For the purposes of the present study, SE was considered to be the gold standard, and results of the SE and HC studies were compared for each patient. Two comparisons were performed for each patient. The first was done to determine the ability of HC to answer the requested clinical question (the indication for the study). The second served to determine whether either SE or HC detected any additional clinically important findings.
There were 99 clinical questions (indications) from the referring physicians in the 80 patients studied. These included left ventricular function (LVF) in 38 patients (48%), native valve function in 18 patients (23%), pericardial effusion or tamponade in 16 patients (20%), prosthetic valve function in 10 patients (13%), possible endocarditis in 5 patients (6%), possible thrombus in 2 patients (3%), diastolic dysfunction in 2 patients (3%) and miscellaneous in 8 patients (10%) (the total is >100% as some patients had more than one indication for echocardiography).
The HC device was able to evaluate 84 of 99 clinical questions (85%) (Table 1). Fifteen percent of questions could not be evaluated because of the HC device’s lack of spectral Doppler capability. The unanswerable questions included 10 cases of prosthetic valve function, 2 of diastolic dysfunction, 1 severity of aortic stenosis, 1 degree of left ventricular outflow obstruction and 1 constrictive pericarditis. The SE was configured to answer all of the clinical questions.
Of the 84 clinical questions for which HC was configured to evaluate, it correctly evaluated 72 questions (86%) and missed findings relevant to the clinical question in 12 (14%) as compared with SE (Table 2). The missed clinical findings included LVF (6 findings), native valve function (4 findings), cardiac tamponade (1 finding) and left atrial thrombus (1 finding). There were two cases (2%) in which relevant findings were seen on HC and not on SE (both LVF).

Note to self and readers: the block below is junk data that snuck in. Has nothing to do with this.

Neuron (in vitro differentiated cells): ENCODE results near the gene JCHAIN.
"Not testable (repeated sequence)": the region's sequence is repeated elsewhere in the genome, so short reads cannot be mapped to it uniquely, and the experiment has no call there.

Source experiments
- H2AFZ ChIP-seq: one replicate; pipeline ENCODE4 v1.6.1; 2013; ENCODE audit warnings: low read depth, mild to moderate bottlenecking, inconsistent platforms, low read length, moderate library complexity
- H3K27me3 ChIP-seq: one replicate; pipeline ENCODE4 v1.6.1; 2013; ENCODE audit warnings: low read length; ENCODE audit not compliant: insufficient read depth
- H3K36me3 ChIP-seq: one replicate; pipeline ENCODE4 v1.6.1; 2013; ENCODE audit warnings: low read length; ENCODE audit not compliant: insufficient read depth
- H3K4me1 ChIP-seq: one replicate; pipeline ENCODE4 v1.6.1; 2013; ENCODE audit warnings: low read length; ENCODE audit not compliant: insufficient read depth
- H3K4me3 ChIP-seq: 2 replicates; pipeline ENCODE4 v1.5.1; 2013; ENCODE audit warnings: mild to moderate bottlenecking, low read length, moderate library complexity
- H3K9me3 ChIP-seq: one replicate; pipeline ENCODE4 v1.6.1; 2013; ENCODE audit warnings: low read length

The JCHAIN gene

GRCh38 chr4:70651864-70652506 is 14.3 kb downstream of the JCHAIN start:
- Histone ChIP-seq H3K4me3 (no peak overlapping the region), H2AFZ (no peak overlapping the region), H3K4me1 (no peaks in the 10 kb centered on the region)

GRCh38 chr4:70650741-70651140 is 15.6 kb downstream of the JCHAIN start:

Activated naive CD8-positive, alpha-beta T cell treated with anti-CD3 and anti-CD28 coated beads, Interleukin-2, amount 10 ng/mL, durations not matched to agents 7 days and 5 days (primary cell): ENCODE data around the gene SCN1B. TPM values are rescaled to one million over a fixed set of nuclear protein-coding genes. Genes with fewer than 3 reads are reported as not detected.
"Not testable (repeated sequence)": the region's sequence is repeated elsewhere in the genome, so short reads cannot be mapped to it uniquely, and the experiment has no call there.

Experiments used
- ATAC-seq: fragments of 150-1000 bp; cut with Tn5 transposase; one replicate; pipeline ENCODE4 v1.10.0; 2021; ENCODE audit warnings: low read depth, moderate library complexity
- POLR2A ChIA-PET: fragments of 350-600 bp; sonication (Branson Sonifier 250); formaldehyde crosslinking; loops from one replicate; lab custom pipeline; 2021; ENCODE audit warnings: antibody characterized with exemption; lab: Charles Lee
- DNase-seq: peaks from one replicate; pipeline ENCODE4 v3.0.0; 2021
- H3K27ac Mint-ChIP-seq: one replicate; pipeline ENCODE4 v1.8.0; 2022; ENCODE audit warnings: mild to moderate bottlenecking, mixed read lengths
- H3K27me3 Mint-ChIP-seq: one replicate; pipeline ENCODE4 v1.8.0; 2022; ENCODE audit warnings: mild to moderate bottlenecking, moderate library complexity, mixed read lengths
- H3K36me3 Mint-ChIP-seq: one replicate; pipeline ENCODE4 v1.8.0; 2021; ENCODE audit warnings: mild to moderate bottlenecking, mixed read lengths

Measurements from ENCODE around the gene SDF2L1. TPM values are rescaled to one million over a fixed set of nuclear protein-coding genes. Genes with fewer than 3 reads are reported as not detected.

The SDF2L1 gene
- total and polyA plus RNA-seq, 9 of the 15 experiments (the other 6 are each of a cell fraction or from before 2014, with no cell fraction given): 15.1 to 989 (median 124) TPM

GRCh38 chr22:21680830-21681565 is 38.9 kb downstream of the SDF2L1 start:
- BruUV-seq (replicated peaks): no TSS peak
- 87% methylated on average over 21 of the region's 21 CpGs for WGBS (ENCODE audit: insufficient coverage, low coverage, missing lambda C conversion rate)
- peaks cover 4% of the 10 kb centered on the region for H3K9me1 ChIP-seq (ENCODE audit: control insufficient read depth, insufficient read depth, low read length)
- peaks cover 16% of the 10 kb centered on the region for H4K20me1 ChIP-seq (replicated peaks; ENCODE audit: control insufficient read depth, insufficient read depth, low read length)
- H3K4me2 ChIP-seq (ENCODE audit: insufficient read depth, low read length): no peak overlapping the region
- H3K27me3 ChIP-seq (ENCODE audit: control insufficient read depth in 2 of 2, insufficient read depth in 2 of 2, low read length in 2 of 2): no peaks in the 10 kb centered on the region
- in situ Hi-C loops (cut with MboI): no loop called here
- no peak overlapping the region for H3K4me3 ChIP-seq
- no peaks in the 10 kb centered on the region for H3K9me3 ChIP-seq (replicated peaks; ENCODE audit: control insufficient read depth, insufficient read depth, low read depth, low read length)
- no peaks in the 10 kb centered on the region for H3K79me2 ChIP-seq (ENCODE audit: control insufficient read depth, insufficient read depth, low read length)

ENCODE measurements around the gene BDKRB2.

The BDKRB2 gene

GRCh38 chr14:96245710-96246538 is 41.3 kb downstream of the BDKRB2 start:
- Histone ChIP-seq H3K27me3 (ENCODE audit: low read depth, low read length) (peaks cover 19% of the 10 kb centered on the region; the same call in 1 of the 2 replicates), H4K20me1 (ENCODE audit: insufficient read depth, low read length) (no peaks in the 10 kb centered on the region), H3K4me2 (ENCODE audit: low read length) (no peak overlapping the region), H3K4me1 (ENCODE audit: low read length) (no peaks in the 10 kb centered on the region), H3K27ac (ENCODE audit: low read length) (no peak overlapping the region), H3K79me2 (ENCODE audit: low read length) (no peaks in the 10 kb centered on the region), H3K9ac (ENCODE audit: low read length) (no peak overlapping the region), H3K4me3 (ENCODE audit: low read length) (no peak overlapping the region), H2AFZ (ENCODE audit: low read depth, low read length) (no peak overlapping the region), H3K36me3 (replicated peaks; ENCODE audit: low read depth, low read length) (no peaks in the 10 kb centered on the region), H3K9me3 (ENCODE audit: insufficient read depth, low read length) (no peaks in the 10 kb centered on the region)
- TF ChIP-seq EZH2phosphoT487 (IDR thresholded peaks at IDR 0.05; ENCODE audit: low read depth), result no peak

Furthermore, beyond the 99 clinical questions asked, HC failed to diagnose 17 clinically significant findings in 15 patients (19%) diagnosed by SE (Table 3). The lack of spectral Doppler was the reason for not seeing four findings (pulmonary hypertension in three patients, two severe and one moderate, and the degree of left ventricular outflow tract obstruction in one patient). For the other 13 findings, HC had the configuration necessary to diagnose them but did not. These findings not seen by HC included significant mitral regurgitation in nine patients (severe in three, moderate to severe in two, and moderate in four), LVF in two patients, moderate tricuspid insufficiency in one patient and moderate aortic regurgitation in another.
In summary HC, when compared to SE, did not answer 27% of the 99 clinical questions asked by referring physicians (HC was not configured to answer 15%, and it also missed 12% of the findings that it was theoretically capable of detecting). Moreover, SE, and not HC, was able to diagnose additional clinically significant findings in 19% of patients. In nearly half of the patients (45%), HC missed one or more findings (primary and/or additional) (Table 3).
Previously reported uses of HC
Small, HC devices have recently been introduced, with favorable early reports in the outpatient setting (1), when used on hospital rounds (2), and in a small cohort of ICU patients (3). It has been shown to augment the results of physical examination in 25 patients referred for echocardiography (4)and in 35 patients examined on hospital rounds (2). Some of these reports have shown a good correlation between HC and SE for the evaluation of wall motion (5,6)and valvular regurgitation (5).
Limitations of HC compared to SE